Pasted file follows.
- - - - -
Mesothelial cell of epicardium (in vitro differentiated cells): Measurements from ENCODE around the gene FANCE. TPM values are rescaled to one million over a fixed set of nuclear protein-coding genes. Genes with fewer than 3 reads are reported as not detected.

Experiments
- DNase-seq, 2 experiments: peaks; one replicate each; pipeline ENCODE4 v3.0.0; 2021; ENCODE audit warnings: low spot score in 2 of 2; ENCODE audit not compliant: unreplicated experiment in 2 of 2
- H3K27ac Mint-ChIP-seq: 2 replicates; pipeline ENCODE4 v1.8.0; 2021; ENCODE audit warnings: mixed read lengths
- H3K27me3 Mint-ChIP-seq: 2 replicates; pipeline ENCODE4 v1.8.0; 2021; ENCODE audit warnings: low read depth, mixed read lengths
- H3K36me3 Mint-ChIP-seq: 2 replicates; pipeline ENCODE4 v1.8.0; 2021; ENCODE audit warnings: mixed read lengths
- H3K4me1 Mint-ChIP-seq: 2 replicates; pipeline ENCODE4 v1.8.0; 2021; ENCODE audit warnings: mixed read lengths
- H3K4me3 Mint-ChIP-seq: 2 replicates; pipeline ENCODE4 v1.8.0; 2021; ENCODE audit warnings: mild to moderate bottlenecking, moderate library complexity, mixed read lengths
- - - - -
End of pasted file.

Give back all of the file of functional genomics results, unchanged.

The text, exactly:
Mesothelial cell of epicardium (in vitro differentiated cells): Measurements from ENCODE around the gene FANCE. TPM values are rescaled to one million over a fixed set of nuclear protein-coding genes. Genes with fewer than 3 reads are reported as not detected.

Experiments
- DNase-seq, 2 experiments: peaks; one replicate each; pipeline ENCODE4 v3.0.0; 2021; ENCODE audit warnings: low spot score in 2 of 2; ENCODE audit not compliant: unreplicated experiment in 2 of 2
- H3K27ac Mint-ChIP-seq: 2 replicates; pipeline ENCODE4 v1.8.0; 2021; ENCODE audit warnings: mixed read lengths
- H3K27me3 Mint-ChIP-seq: 2 replicates; pipeline ENCODE4 v1.8.0; 2021; ENCODE audit warnings: low read depth, mixed read lengths
- H3K36me3 Mint-ChIP-seq: 2 replicates; pipeline ENCODE4 v1.8.0; 2021; ENCODE audit warnings: mixed read lengths
- H3K4me1 Mint-ChIP-seq: 2 replicates; pipeline ENCODE4 v1.8.0; 2021; ENCODE audit warnings: mixed read lengths
- H3K4me3 Mint-ChIP-seq: 2 replicates; pipeline ENCODE4 v1.8.0; 2021; ENCODE audit warnings: mild to moderate bottlenecking, moderate library complexity, mixed read lengths